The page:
Radiation

Just how "Rad" is it?

How Detrimental is Radiation to Our Health? In what ways does Radiation Affect us?

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Terms to Know

Radiation: "the emission of energy as electromagnetic waves or as moving subatomic particles, especially high-energy particles that cause ionization"


Rem: (not just a band): a unit of radiation dosage as it affects humans


Chernobyl: A nuclear meltdown in Russia (Ukraine now) that leaked mass doses of radiation to the nearby population

Radiation at Different Levels

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How is Radiation Measured?

-Different systems of radiation

-Typically measured in "rem" or "sievert"

Effects of Radiation at Different Rem

  • 0-5: safe; no observable impacts
  • 5-10: no observable impacts
  • 10-50: slightly increased cancer risk, blood cell decreases (with quick exposure), if locally exposed in the face, eye cataracts
  • 100-200: nausea, fatigue, significantly higher cancer risk, skin reddening like a sunburn
  • 200-300: nausea, vomiting within 24-48 hours, seek medical attention
  • 300-500: diarrhea within hours, hair loss, appetite loss within the week, medical attention required for survival, 1/2 exposed die without prompt medical attention
  • 500-1,200: death within days, breakdown of intestinal lining, internal bleeding
  • >10,000: death within hours
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We are Constantly Exposed to Radiation

Radiation Dosing Chart

See how much radiation is given off my common things

Why Aren't we all getting Sick?

Everyone all around the world is continuously being exposed to tiny doses of radiation. These doses are (typically) so minuscule that we don't notice any effects
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Medical procedures produce 96% of man- made radiation exposure

The Other 4%

Other Cases of Radiation from Non-medical sources

Chernobyl

Saturday, April 26th 1986 at 1:15am

Moscow

A nuclear reactor had a meltdown, exposing high doses of radiation to the surround biota, including workers and nearby communities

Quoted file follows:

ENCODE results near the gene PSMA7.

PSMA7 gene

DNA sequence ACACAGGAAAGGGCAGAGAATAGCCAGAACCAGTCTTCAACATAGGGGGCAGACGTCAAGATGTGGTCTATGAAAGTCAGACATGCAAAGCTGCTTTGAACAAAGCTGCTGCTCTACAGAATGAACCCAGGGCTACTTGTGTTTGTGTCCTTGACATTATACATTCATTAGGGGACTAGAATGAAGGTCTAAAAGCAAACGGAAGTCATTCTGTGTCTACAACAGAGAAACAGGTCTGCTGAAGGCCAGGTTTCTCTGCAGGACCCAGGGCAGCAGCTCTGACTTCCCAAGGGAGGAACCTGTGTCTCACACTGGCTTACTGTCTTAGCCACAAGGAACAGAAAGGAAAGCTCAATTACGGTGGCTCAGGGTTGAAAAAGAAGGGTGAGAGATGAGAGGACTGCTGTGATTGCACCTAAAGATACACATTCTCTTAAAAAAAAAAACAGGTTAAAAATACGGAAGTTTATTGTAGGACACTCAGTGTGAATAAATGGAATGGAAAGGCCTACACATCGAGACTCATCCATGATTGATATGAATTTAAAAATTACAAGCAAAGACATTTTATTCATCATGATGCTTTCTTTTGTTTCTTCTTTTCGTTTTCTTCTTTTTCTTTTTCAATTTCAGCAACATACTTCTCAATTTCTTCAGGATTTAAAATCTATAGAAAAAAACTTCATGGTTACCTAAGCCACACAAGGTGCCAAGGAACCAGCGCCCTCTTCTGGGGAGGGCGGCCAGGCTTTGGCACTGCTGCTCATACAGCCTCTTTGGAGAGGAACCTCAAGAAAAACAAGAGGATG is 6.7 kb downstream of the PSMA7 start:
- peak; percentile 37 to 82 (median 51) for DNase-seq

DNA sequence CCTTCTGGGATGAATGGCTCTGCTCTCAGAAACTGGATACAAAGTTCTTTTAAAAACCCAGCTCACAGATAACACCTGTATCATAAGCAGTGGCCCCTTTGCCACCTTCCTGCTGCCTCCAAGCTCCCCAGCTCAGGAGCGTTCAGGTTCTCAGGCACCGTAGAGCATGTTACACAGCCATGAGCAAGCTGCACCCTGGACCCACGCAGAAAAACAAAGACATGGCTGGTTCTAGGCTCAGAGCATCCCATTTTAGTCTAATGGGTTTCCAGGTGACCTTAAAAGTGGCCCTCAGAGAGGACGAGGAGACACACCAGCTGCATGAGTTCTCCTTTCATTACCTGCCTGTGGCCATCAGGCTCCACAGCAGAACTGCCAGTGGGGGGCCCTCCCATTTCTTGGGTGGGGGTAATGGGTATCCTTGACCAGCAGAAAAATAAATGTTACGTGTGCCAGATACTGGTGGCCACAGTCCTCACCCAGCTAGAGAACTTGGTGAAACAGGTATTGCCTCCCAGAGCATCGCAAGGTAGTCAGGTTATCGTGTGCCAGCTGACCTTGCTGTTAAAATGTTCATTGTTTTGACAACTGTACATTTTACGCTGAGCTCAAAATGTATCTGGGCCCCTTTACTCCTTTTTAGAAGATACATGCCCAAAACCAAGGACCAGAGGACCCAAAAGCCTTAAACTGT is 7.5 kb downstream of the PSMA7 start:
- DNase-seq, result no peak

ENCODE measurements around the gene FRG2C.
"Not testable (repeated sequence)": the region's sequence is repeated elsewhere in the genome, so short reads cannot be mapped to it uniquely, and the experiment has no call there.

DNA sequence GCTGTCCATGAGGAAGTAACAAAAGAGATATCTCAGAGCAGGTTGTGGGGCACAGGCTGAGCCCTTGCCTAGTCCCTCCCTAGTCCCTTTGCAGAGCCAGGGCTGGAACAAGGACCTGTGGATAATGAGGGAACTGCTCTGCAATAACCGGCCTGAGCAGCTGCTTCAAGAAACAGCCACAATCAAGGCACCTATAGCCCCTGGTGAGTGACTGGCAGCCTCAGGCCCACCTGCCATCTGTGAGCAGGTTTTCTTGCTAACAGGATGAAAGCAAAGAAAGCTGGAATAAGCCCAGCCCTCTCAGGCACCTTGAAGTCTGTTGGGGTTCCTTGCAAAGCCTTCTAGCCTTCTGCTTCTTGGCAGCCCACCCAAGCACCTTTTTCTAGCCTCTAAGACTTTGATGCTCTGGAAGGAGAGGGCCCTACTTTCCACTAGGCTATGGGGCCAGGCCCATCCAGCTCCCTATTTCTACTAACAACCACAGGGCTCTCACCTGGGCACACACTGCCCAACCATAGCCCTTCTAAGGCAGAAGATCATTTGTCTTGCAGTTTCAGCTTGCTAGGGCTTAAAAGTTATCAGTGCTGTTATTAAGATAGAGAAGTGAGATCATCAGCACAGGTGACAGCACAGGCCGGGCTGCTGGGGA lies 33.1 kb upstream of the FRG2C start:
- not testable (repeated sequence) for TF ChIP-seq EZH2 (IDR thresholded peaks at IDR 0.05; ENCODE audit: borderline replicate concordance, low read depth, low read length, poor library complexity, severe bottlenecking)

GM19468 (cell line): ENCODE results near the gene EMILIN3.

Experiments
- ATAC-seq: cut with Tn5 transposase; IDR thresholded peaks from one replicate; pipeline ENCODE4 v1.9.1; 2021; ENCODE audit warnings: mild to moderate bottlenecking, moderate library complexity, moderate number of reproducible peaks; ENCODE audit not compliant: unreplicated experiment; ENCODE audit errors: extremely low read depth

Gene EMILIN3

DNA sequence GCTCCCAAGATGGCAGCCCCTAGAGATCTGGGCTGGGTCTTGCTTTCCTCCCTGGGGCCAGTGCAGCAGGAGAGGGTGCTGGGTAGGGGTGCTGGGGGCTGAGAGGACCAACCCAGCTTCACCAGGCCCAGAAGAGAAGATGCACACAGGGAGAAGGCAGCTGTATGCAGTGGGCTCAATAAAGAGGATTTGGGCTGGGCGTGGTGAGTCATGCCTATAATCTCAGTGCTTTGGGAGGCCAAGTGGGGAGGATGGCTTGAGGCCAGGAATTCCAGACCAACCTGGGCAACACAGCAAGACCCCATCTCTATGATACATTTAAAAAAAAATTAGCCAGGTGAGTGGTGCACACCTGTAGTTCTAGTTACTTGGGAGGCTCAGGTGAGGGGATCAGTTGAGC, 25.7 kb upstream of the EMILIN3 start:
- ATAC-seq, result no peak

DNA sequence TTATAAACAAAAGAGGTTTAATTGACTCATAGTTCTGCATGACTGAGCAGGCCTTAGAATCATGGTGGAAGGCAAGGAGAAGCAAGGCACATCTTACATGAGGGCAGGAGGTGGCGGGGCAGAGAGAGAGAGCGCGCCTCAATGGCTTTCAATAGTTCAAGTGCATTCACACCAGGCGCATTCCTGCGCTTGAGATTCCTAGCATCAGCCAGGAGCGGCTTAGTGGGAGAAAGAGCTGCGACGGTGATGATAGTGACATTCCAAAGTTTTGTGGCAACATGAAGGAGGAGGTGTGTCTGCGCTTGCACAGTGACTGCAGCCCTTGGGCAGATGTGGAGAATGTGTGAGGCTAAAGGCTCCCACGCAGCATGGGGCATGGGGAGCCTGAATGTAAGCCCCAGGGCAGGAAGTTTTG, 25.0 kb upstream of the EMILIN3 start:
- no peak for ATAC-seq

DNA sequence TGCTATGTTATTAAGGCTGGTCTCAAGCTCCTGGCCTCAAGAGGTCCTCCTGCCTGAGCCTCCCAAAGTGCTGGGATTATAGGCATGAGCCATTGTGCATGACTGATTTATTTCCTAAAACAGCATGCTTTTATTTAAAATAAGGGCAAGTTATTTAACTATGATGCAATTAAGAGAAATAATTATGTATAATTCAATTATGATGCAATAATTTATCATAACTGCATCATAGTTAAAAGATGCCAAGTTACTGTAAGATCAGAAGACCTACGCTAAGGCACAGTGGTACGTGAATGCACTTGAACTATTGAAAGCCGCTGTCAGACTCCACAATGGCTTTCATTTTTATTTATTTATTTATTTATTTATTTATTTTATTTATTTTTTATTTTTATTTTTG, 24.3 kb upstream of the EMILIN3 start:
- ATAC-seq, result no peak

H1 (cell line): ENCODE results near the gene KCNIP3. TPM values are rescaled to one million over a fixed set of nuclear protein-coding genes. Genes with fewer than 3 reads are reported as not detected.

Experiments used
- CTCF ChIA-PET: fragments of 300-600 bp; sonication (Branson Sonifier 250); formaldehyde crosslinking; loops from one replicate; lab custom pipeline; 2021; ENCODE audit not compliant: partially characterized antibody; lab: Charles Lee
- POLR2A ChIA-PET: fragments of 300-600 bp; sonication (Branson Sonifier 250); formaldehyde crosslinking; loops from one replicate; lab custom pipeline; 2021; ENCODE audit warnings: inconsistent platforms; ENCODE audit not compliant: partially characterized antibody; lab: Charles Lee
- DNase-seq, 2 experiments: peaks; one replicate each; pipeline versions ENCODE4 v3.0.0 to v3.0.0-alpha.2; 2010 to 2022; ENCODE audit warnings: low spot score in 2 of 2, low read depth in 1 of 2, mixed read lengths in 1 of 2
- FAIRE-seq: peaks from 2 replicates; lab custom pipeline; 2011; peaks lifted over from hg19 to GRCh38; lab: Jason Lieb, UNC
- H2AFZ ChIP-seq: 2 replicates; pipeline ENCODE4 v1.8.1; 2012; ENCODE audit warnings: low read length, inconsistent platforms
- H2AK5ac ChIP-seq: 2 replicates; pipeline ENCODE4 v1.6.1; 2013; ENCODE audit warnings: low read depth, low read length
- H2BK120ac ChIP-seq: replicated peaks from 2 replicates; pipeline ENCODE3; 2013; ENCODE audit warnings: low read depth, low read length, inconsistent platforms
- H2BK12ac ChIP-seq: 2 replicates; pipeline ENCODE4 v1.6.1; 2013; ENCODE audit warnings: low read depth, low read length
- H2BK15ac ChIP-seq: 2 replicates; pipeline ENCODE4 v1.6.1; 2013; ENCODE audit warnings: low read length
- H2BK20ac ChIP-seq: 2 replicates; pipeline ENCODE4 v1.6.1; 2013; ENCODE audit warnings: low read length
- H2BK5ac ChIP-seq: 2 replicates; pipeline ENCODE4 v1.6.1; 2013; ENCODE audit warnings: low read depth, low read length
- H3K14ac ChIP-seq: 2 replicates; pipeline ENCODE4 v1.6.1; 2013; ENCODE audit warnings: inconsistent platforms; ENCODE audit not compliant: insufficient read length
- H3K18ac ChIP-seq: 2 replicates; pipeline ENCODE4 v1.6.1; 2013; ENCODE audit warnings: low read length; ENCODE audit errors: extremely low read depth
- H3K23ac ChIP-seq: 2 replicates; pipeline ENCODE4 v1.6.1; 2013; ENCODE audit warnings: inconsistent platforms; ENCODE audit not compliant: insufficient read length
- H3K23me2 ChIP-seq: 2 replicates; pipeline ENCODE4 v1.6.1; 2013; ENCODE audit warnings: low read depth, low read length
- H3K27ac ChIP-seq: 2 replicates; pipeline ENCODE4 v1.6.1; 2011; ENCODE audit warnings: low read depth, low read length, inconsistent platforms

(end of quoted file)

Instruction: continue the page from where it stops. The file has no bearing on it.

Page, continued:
Article

"Chernobyl cleanup workers had significantly increased risk of leukemia"

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It's Not all Bad

Radiation can be useful in medical treatments including acting as an expedient to cancer cell depletion
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Radiation Therapy

  • used to fight cancer
  • usually has "tolerable" effects
  • adverse effects are typically limited to site of treatment
  • highly effective and targeted
Demographic: Age and Risk of Thyroid Cancer in Russia

-<18: 58-fold increase ->64: 2.6-fold increase

short term

ARS- high dose penetrating internal organs
nausea, vomiting, headache, diarrhea
start within minutes
after symptoms alleived, person gets worse again
loss of appetite, bone marrow issues,fatigue, fever, skin damage: swelling itchiness, redness
treatment: reduce and treat infection, maintaining hydration, treat burns and injuries, bone marrow treatments
bone marrow destruction= CoD for most ARS patients

CRI-certain types of radiation
itchiness, tingling, erythema (skin redness) swelling (edema), other symptoms depending on the case
seek medical attention- while waiting, gently rinse with water- keep clean, dry, covered until proper treatment

What NY Times Says to Do

Call for emergency medical help or take the person to nearest emergency medical facility if you can do so safely

For Help

Any local hospital will have treatment for radiation

Nearby: Albany Med, St. Rose, Samaritan

For more information:

CDC public response hotline at 800-CDC-INFO or 888-232-6348 (TTY).

Radiationanswers.org tel:703-790-1745

To Conclude

Radiation can be extremely detrimental to our health, though small doses have little to no effect

It targets cells and targeted tissue, and can lead to cancer, ARS, CRI, and more

However, it can be useful in medical procedures and cancer treatment

Sarah Garzione

Health Block 3